Saturday, March 16, 2013

If you really, really want to be good

I know the Mini Mental State Examination by heart. No need for forms.


I think I am no longer able to administer it without breaking copyright. Even though the MMSE and various studies about cutoffs and scores were published in an open-access journal. Wikipedia, the source of all wisdom, says that the authors gave Psychological Assessment Resources an exclusive rights to publish, licence and manage all intellectual property rights for MMSE in all countries of the world. Apparently, this was legal at the time, but the legal loophole is now closed, so we don't need to panic about our other tests.

For all I know the whole copyright issue does not apply to Australia, and I'd really love if somebody could comment on that.

However, being a good little Neuropsychologist and needing to use MMSE recently for a client unable to manage anything more complex, I have decided to do the right thing and pay for the privilege.

For those of you who are as paranoid as I am about copyright, the process is as follows:

1. register as a PAR user if you are not registered yet. Preferably note down your password, unlike yours truly who could not remember what it was and had to re-set it.

2. search the app store for MMSE (not Mini-Mental, not Examination, not PAR - nothing but MMSE works). Download the free app.

3. log in and pay for some administrations. This is an in-app purchase - it is relatively painless to pay. Make sure you claim it off tax.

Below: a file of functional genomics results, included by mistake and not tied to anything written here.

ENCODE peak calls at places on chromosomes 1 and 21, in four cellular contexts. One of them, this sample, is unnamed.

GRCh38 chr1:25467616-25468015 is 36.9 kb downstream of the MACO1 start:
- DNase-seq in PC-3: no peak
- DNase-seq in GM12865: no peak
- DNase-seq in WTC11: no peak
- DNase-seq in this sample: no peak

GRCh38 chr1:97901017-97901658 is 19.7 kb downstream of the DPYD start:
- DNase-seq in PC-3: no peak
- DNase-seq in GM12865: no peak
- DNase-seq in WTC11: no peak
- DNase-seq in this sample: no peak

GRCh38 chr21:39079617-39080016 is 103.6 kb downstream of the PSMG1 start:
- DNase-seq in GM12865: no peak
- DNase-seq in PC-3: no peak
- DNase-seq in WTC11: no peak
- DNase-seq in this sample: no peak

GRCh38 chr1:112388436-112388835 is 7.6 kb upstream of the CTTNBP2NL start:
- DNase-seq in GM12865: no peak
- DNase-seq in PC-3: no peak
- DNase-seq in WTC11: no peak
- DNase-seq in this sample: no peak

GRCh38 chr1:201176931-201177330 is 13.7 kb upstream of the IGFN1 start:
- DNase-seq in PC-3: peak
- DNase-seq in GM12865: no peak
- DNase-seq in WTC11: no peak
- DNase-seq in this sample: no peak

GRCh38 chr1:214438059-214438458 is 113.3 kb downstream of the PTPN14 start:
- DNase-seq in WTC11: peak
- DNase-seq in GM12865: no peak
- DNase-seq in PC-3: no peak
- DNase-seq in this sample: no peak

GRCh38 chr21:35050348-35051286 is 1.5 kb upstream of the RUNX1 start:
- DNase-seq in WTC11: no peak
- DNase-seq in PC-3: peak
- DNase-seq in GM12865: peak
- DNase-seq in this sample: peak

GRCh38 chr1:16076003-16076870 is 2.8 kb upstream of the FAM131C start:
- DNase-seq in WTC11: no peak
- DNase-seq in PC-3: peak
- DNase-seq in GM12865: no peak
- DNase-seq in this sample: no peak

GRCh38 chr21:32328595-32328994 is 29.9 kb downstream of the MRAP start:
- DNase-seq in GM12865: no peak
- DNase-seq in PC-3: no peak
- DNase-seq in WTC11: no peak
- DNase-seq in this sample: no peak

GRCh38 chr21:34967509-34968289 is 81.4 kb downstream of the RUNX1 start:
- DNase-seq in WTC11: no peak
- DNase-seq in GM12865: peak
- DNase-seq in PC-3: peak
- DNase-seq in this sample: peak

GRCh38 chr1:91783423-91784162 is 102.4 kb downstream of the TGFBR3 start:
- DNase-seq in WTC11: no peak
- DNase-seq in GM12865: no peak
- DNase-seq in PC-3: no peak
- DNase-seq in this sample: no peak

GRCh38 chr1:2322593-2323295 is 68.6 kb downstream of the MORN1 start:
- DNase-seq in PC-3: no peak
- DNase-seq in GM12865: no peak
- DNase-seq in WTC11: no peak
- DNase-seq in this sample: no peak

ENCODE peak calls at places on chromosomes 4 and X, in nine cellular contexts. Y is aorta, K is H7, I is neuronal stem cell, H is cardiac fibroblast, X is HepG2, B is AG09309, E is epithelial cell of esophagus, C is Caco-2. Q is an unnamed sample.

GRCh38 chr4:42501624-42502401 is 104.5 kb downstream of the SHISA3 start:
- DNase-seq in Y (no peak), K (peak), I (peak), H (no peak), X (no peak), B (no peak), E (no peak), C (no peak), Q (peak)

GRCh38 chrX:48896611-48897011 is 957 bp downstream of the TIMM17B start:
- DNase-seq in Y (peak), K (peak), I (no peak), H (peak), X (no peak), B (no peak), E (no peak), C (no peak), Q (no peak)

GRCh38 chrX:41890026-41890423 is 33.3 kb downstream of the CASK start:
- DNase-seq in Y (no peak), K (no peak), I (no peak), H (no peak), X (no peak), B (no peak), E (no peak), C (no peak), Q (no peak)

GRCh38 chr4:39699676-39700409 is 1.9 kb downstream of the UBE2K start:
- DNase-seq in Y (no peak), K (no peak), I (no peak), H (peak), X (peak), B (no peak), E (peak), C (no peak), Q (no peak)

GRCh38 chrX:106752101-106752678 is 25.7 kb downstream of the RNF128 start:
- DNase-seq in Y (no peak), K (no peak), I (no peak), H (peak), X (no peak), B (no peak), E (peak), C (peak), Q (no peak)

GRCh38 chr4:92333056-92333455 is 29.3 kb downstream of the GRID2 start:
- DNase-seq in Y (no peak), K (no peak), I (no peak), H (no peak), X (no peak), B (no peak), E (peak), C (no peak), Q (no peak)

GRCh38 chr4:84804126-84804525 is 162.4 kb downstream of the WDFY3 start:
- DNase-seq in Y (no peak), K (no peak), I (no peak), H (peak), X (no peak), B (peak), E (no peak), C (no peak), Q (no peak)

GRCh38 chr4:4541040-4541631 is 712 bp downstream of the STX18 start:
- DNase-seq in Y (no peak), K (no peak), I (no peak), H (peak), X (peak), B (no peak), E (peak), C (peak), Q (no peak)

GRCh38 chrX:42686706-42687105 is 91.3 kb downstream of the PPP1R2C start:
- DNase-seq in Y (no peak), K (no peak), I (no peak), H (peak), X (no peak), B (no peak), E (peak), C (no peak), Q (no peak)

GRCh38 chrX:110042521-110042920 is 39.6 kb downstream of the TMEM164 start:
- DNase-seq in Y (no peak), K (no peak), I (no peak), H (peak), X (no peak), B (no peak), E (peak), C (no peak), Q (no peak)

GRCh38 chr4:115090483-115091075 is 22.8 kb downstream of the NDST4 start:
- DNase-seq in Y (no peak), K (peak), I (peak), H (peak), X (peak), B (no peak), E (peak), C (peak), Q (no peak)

5 administrations = $7.49
20 administrations = $35.99
50 administrations = $69.99
100 administrations = $134.99

4. Administer MMSE

Some issues here:
- there is no 'don't know' or 'couldn't do for love or money so I discontinued' options on recording serial sevens - 5 numbers are required
- although they say you can use the 'world backwards' as a second option, I did not see a way of doing so. I had a relatively quick look, so it may still be hiding there somewhere - I don't feel like paying for another administration to have a look
- there is a nice option of taking a picture of the client's writing or drawing so all your records are within the program

5. Get the scores for each question, the total raw score and the T score at the end of the test. The lovely thing here is that there are proper norms for age and education.

You can then e-mail the document to yourself and, if you want a paper record, print it.

6. Go to PAR toolbox or your paper conversion tables to translate the T score to a percentile.

7. Lie down for a rest - you've earned it!


Tuesday, March 5, 2013

Let the computer do the testing

Hello after a long blog break. My private practice has became nicely popular, which leaves very little time for everything else. Which is of course very good, although it doesn't leave much time for fun.

Anyway, while I was diligently working, there has been progress in the matter of computerised testing.

The iPad version of WAIS-IV, WISC-IV, CVLT and D-KEFS is getting very much closer, with Australian trials about to start. More about this a bit later.

Schuhfried Australia, another provider of computer-based neuropsychological tools, are working on translating their multiple references into English and have new manuals (currently available on request from John Ferguson, Schuhfried representative for Australia -, soon to be on their updated website).

There is also a small number of testing software available for a loan to clinicians for month of two to gain feedback on clinicians' experience and for research purposes. Schuhfried is also interested in getting universities to do some research on their software.

This is an good development: the Schuhfried software appears very convenient to use and much superior to our current instruments in areas such attention, information processing, or cognitive assessment related to fitness to drive. At least as much as one can judge by having a look at the software and its description. It appears that soon we will also be able to read some research on this.